This is a guest post by Elizabeth Lee, MS RD.
Many might think that as a dietitian, I just tell people what to eat and what to stay an arm’s length away from. I’ve been thought of as a food police, nutrition nut, and someone who “hates red meat and loves V8″ (someone did say that to me, verbatim). Over the years working as a nutrition educator, I realized I’m a myth buster more than anything else.
Here’s the debunking of 4 common nutrition myths:
- Organic is always better.Perhaps for produce, meats, and dairy products. But organic potato chips are still chips; an organic version of cereal with marshmallow puffs is still a sugary breakfast item. It’s important to understand “organic” isn’t a justification for consuming foods that should be regarded as treats.
- I want to be healthier so I’m going to be a vegan/vegetarian. Even without animal products, there are still plenty of unhealthful foods that would qualify as vegan and vegetarian. Cherry Coke, Froot Loops, Twizlers, and Nutter Butter are all vegan. Healthy eating doesn’t hinge on a label- it’s about the food choices that the eater consciously makes. (And the Fooducate app can help you be a more informed consumer!)
- Lose weight with low fat/ low calorie/ low carb products. Americans have been trained to be fat- and calorie-phobic. Fat is undesirable in food or on the body. Hence the logic that eating low fat and low calorie foods will lead to improved health. In fact, a new “low” infiltrates the food markets every few years: we started with low fat, transcended into low calorie, and now we’re at low carb. Well, it hasn’t worked as planned- Americans aren’t getting any healthier or slimmer. These “diet” foods play tricks with our sense of fullness and sometimes propel us to eat even more. Not exactly the effect we’re hoping for. What to do then? Choose foods that are in their whole forms as often as possible and regard health claims as one of the many marketing tools used by the food manufacturers.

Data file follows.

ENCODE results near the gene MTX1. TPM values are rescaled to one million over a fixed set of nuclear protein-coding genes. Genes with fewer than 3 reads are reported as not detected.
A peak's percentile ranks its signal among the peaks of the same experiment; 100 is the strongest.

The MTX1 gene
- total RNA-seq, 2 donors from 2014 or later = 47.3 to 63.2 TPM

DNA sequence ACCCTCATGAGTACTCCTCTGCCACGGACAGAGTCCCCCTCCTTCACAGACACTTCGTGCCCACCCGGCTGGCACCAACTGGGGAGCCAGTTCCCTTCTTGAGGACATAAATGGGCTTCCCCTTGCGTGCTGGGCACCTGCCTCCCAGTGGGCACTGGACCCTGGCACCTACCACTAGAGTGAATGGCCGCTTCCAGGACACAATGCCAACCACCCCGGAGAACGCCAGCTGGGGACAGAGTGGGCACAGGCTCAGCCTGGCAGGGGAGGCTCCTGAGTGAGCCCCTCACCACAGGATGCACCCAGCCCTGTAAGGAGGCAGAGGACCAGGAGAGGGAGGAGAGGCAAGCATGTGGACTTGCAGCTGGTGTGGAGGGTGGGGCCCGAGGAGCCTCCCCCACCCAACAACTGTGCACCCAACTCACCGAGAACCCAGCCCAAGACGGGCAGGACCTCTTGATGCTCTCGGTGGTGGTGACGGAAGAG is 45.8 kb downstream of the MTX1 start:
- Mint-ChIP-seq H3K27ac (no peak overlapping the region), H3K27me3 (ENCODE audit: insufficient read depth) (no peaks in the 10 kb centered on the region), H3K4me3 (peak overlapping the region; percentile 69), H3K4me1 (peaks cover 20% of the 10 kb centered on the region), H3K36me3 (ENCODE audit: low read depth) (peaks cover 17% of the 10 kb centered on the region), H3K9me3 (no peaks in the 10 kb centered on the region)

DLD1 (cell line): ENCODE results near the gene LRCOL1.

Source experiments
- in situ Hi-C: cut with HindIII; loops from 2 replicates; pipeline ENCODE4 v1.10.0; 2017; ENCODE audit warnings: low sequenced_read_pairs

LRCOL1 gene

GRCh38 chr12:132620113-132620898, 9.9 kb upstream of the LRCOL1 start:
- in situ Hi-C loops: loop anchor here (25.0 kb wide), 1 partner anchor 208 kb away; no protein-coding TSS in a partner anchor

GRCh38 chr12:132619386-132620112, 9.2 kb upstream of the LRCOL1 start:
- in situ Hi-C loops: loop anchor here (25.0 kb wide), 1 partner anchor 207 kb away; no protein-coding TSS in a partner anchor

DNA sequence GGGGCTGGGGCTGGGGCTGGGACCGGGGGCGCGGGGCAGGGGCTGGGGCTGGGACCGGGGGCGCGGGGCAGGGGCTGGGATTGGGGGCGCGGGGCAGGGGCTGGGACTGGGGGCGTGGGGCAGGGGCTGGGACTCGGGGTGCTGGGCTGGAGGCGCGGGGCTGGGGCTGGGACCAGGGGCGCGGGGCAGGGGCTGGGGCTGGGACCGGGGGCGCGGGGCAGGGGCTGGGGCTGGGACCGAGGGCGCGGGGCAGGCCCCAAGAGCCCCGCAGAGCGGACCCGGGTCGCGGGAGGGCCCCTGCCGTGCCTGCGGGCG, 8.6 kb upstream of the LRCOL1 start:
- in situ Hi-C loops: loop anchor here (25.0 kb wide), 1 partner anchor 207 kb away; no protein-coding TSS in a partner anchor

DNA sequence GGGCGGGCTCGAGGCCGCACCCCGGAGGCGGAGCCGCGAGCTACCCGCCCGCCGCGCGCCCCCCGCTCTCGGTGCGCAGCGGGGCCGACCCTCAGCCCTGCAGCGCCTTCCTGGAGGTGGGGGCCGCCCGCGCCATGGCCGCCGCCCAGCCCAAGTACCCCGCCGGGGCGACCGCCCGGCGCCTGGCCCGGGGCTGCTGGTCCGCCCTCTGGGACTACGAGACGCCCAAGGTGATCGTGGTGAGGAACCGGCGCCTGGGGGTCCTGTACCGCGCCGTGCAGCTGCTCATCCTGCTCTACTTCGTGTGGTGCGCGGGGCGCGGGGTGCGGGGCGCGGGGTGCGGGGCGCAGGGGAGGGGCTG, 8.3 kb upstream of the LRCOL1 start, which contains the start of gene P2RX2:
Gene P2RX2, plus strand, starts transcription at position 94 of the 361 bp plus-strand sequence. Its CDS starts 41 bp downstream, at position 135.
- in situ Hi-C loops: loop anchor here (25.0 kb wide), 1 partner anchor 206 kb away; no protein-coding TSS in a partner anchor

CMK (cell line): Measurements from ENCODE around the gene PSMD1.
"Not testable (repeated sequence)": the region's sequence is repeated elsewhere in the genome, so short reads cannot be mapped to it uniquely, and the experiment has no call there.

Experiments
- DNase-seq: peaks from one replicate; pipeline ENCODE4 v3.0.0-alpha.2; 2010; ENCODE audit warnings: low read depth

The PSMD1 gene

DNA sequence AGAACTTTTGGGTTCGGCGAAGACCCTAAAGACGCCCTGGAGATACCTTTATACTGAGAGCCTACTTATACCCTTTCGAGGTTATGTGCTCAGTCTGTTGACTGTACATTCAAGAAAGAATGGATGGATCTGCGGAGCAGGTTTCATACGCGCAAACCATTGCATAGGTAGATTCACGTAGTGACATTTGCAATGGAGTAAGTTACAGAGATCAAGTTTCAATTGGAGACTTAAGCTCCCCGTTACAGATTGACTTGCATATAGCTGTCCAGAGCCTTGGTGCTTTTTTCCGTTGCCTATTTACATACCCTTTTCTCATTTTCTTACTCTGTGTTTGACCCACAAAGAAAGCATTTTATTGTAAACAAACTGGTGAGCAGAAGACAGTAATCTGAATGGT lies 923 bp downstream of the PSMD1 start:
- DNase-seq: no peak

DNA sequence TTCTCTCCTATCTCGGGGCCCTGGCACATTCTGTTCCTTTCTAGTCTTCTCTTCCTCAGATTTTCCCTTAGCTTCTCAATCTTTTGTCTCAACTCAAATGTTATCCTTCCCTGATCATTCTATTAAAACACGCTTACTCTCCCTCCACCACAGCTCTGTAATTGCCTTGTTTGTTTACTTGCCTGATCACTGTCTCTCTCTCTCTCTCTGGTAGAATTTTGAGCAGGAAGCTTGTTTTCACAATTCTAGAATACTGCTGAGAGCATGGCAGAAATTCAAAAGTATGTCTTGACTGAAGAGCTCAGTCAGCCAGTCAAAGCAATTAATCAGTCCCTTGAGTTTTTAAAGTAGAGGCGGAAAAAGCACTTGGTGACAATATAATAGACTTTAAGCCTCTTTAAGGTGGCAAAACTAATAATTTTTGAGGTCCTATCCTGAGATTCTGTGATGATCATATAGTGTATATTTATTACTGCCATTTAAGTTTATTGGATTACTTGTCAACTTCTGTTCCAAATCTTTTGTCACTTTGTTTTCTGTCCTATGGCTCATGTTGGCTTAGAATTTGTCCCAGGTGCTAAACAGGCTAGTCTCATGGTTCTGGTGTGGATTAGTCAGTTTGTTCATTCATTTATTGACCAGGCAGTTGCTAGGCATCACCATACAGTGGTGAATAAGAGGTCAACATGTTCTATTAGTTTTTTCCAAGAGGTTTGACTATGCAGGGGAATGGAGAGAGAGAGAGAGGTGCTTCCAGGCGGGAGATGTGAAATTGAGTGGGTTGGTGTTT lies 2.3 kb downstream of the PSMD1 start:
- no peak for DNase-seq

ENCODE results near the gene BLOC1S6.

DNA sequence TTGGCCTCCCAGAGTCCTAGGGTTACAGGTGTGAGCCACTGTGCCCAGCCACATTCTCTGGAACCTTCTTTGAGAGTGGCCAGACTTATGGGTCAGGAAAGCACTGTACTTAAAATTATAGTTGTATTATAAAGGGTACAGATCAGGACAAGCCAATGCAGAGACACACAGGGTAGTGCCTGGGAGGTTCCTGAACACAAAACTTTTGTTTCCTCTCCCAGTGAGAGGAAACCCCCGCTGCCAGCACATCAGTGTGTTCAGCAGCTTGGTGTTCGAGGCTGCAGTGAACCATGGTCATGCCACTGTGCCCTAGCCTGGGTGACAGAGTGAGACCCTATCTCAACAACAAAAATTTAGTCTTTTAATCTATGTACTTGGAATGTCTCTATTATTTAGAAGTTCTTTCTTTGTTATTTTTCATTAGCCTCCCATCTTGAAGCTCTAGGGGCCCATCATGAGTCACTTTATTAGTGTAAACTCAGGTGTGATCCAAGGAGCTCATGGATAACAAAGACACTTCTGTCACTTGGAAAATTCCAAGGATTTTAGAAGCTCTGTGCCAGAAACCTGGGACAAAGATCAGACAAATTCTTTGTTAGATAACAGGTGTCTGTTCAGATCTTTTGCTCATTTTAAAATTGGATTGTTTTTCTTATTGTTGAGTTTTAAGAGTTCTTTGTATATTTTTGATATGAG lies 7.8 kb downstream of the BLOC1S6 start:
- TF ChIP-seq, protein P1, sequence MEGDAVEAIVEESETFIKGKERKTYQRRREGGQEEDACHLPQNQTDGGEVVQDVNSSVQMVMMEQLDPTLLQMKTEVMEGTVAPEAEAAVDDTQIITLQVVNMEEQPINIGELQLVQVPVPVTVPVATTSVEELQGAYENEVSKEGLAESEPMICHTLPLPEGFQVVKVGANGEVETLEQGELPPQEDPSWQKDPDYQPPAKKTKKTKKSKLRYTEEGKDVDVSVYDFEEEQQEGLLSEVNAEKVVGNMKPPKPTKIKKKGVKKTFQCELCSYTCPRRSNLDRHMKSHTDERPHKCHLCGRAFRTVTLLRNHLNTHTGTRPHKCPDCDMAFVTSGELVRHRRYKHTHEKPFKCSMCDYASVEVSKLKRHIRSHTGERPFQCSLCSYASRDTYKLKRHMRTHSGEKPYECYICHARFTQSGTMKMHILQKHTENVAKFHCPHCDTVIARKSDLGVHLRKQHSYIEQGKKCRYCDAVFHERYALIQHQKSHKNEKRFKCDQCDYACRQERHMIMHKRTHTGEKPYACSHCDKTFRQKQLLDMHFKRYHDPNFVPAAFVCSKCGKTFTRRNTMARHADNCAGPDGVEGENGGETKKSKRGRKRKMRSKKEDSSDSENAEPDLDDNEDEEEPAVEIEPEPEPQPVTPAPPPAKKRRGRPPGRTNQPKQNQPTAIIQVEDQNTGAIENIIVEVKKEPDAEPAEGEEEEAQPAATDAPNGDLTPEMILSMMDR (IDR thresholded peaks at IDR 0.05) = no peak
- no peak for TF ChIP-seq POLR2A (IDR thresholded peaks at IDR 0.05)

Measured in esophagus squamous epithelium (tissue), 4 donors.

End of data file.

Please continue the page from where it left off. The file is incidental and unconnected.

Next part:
- Eating healthfully costs a lot… and I can’t afford it. Not to discount the very real reality of food insecurity for many Americans but barriers to eating well are usually time and cooking skills, not money. Raw ingredients and many unprocessed foods are inexpensive, but they require time and skills before they become a meal. Slow Food USA posed a $5 Challenge in 2011 to encourage folks “take back the ‘value meal’” and demonstrate that healthful meals can be affordable. Resources associated with this challenge are still available on the website.
Elizabeth Lee is a dietitian for an employee wellness program and an outpatient clinic in Southern California. She believes in sensible and sustainable eating. Follow her on Twitter: @HEALingFoodie.